“It’s your responsibility to use your gifts to better future generations, to better your current community, and to make a difference in the world.”
Mention community service to Devon Seymour, and the high-level energy radiating from the 2015 graduate of WSU goes up a few notches. Her voice becomes more animated. Her crystal-blue eyes shine bright. She leaves little doubt she cares deeply about the topic.
Seymour traces that passion to childhood and the influence of her parents as she grew up in Fort Collins, Colorado. They didn’t give her books about Cinderella, Barbie dolls, or jewelry-crafting kits on her birthdays. No, her parents turned their young daughter’s thoughts and expectations in a different direction—toward community service.
“…her parents turned their young daughter’s thoughts and expectations in a different direction—toward community service.”
Perhaps the moment of epiphany occurred on her 8th birthday, when mom and dad presented Seymour with a book about Madeleine Albright, secretary of state during the Clinton administration, known for her advocacy for democracy and human rights worldwide. Of equal significance to an impressionable 8-year-old, Albright was the nation’s first female secretary of state and the highest-ranking woman in the history of the U.S. government at the time.
As Seymour grew older, her parents gradually involved their only daughter in a variety of volunteer activities at church, at school, and in the community. Before she realized it, the act of volunteering was second nature, as natural as breathing the fresh mountain air in her backyard. Stitched together, those early experiences reinforced what is now one of her core beliefs: that giving back is vital to the wellbeing of communities and, ultimately, to society.
That belief sustained her during the challenging and sometimes despairing moments following the aftermath of the massive mudslide on March 22, 2014, that ripped through the Stillaguamish River valley along State Route 530 in northwestern Washington, claiming 43 lives.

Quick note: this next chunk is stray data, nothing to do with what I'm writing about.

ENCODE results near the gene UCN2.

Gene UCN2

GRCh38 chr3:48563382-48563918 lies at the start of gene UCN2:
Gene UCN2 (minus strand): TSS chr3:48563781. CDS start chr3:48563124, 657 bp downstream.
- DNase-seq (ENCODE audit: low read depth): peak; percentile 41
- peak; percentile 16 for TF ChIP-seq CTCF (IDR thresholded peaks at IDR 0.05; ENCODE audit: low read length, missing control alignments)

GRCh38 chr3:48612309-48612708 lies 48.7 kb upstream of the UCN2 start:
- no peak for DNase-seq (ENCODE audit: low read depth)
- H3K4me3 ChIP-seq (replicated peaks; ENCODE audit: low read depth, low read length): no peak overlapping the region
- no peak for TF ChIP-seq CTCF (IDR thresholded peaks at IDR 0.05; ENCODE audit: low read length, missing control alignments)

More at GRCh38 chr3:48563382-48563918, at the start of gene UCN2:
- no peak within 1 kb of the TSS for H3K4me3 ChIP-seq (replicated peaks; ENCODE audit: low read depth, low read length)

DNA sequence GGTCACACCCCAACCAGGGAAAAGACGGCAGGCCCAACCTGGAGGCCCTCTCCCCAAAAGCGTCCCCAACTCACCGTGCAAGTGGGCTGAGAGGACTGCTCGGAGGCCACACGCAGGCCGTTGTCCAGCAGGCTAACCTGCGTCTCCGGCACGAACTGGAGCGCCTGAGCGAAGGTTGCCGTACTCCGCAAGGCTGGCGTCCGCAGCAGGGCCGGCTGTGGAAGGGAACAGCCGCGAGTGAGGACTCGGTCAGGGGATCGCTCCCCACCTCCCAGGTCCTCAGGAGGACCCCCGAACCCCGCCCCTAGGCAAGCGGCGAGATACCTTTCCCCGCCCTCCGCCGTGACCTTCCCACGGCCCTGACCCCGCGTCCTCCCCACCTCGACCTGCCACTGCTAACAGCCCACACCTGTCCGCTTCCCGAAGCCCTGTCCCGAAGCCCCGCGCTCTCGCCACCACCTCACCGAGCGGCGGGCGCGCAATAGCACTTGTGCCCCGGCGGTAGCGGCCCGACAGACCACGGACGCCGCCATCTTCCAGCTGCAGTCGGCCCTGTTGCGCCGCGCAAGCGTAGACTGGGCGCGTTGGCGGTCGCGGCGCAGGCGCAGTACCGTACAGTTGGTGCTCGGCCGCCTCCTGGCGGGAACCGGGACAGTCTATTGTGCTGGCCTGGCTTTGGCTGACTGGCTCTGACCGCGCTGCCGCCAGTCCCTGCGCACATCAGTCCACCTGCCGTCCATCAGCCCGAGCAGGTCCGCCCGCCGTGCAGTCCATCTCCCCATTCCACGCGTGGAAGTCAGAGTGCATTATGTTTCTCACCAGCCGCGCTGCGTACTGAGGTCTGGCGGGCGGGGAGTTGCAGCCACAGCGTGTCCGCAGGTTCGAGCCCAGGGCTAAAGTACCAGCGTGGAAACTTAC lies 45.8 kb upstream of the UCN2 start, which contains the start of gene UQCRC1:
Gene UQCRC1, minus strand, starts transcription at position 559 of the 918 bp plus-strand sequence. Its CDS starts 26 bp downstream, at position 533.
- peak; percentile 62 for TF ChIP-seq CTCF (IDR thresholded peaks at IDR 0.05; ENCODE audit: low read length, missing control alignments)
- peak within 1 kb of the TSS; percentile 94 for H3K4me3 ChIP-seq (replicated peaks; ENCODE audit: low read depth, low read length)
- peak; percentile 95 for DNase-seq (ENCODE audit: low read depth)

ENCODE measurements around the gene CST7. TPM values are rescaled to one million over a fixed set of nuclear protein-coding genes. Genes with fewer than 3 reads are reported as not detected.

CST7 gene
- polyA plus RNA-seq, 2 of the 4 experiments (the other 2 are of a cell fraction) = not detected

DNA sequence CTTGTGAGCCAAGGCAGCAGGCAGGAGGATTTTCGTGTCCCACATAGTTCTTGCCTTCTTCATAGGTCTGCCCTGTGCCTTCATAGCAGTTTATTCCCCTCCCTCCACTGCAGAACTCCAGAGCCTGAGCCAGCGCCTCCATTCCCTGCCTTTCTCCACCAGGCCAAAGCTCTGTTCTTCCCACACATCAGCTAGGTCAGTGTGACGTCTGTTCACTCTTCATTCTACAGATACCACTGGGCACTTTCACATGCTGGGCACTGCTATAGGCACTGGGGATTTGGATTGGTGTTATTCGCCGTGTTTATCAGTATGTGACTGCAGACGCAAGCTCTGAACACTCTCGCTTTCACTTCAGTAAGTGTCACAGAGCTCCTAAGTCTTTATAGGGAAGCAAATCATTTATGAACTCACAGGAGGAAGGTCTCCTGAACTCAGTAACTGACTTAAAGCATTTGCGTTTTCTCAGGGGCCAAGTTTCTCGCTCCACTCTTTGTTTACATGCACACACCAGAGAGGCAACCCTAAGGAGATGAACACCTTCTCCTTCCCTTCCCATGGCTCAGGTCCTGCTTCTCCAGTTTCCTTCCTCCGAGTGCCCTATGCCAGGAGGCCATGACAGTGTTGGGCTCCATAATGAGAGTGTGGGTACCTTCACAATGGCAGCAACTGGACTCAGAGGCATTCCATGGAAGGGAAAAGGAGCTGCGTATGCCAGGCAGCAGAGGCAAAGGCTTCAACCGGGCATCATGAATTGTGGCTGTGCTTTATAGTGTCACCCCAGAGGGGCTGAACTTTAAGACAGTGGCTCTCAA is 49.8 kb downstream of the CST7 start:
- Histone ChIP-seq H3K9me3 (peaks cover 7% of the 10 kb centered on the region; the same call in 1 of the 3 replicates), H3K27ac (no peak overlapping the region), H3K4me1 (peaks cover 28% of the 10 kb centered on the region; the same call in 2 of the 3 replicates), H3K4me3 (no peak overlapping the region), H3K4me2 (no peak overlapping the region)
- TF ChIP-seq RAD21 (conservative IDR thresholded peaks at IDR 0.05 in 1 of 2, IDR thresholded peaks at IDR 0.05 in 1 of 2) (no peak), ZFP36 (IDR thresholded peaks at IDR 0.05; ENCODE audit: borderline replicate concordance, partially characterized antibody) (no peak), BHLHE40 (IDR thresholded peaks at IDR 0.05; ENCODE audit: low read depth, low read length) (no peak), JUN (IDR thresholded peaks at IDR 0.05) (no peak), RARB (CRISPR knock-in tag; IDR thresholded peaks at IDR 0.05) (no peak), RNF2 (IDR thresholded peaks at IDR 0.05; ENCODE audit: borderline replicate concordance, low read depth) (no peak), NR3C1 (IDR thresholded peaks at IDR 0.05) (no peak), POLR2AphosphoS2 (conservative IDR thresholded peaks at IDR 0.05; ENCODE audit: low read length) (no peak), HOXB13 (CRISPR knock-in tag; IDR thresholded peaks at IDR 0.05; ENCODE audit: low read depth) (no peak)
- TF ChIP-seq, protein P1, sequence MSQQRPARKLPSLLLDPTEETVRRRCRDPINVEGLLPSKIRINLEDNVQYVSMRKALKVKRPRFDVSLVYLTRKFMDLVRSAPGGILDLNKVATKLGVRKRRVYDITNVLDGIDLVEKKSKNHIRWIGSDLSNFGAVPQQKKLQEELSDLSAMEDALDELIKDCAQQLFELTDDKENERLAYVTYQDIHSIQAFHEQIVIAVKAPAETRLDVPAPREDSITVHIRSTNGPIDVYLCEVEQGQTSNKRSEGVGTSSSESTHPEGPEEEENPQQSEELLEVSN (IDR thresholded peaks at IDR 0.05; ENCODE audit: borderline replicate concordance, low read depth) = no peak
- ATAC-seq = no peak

It was in those moments that Seymour’s natural inclination to step up and lend a hand led her to embrace a leadership role in coordinating the Pullman campus’s student response to the catastrophe. It’s a decision that cemented her commitment to spend her life working for the greater good.
“My own world view prior to entering WSU and the Honors College was a little naïve. Not narrow minded necessarily, but I lived in a very small world.”
Seymour’s decision to attend WSU was atypical. It didn’t involve visits to multiple campuses across the country, agonizing conversations with family members about which college offered the best political science program, or even considerations about trips back home during breaks in the academic year. Instead, she identified two criteria to guide her selection process: 1) a college that would provide opportunities to become more independent and 2) a college whose location would remind her of Fort Collins during moments of homesickness.
Call it fate, happenstance, or dumb luck, but Seymour chose the WSU Pullman campus as the first destination to visit. It was love at first sight.
“I think what really sold me was the advantages the Honors College staff discussed,” she recalls. “They talked a lot about not only being academically successful, but also about the importance of being an active community member, of being a part of something bigger than yourself.